Note: Most CAT methods are based on "maximum information" - with rating scales these target respondents at the center of the rating scale. Essentially the central rating scale item difficulty substitutes for the dichotomous item difficulty as far as item selection is concerned, and www.rasch.org/rmt/rmt122q.htm is used for the estimation. Here is a CAT method based on "maximum falsification" - the tests are slightly longer, but yield a greater variety of expected responses. It is more complicated to operationalize, so start with the "maximum information" method, and if respondents say "this test is too bland", then switch to "maximum falsification".
Item selection and examinee measure estimation methods for computer-adaptive testing (CAT) have been motivated by the impractical and largely irrelevant goal of minimizing test length. In practice, there is little inefficiency or inconvenience associated with administering a few extra items to each examinee. In contrast, there is considerable benefit in administering longer tests in order to improve content balance and coverage, and to equalize item use.
A further benefit would be to implement CAT algorithms that are easy to check for correct operation and have face validity to non-specialists. The abstruse maximum-information item selection methods do not meet this need. A simpler Bayesian approach may serve. Its correct functioning is easy to verify, and it is also easy to explain in concrete, raw score terms.
Before we administer a dichotomous item, what performance level do we expect of examinees who will fail that item? Clearly we expect their performance to be nowhere near success, "1". But we would not administer the item to these examinees if we expected them to be clear failures, "0". So their expected performance level must be between "0" and "1", but on the failing side, less than "0.5". A Bayesian position could be that the expected performance of examinees who will fail an item is halfway between "0" and "0.5", say, 0.25 score points. Similarly, the expected performance for examinees who will succeed could be 0.75 score points.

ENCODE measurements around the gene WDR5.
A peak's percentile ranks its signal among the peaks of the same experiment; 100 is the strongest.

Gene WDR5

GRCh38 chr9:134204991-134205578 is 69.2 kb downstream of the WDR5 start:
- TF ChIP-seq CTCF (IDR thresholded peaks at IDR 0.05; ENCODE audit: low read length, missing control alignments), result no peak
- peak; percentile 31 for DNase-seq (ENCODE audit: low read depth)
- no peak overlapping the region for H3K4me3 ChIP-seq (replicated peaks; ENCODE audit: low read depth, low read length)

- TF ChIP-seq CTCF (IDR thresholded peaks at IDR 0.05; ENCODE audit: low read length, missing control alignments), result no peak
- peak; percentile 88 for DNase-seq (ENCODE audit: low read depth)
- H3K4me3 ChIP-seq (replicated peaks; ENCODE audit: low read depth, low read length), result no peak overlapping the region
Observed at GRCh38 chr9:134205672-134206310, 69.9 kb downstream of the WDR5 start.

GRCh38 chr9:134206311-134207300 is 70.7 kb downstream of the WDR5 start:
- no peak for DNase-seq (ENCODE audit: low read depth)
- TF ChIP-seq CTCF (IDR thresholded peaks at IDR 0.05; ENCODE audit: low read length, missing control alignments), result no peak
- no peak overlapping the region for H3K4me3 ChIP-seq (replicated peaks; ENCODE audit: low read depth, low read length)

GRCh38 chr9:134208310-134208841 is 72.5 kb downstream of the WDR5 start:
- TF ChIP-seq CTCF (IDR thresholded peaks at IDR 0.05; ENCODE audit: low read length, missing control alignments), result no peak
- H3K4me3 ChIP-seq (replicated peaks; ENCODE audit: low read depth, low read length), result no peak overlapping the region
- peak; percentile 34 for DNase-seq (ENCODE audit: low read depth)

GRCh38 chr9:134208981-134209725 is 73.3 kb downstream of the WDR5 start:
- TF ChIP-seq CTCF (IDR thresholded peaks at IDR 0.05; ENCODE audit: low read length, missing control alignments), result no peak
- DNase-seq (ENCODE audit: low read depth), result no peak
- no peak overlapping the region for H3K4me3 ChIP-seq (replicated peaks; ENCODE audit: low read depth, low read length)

From this standpoint, and in the absence of other information, our guess at the ability measure of examinees who succeed on an item is the measure corresponding to 0.75 score points on that item, i.e., 1.1 logits above that item's calibration. Since the information in 0.75 score points is 0.75*0.25, the variance of that one-item ability measure is 1/(0.75*0.25) = 5. Thus, after administering Ln dichotomous items to examinee n, that examinee's current ability estimate, Bn, can be approximated by the mean of the distribution of the one-item ability estimates:
But a better estimate is the MLE estimate obtained by computing according to RMT 12:2 p. 638 (polytomies) or RMT 10:2 p. 449 (dichotomies)
This estimate of Bn selects the next item for administration. Only at the conclusion of the test is a more exact algorithm used to produce a more precise estimate and S.E. Indeed, more precise estimates may only be needed for examinees close to criterion levels.
This Bayesian approach extends to partial credit items. For a multiple category item, scored 0, 1, 2,.., k-1, k, the expected prior performance of those who score in the intermediate categories can correspond to the values of those categories. We expect examinees who score "1" to be "1"-level examinees, etc. We treat the extreme categories like dichotomies, so that the set of expected scores becomes 0.25, 1, 2,.., k-1, k-0.25. The logit values of these expected scores can be estimated for any CAT item with a calibrated partial credit scale and incorporated into the item bank.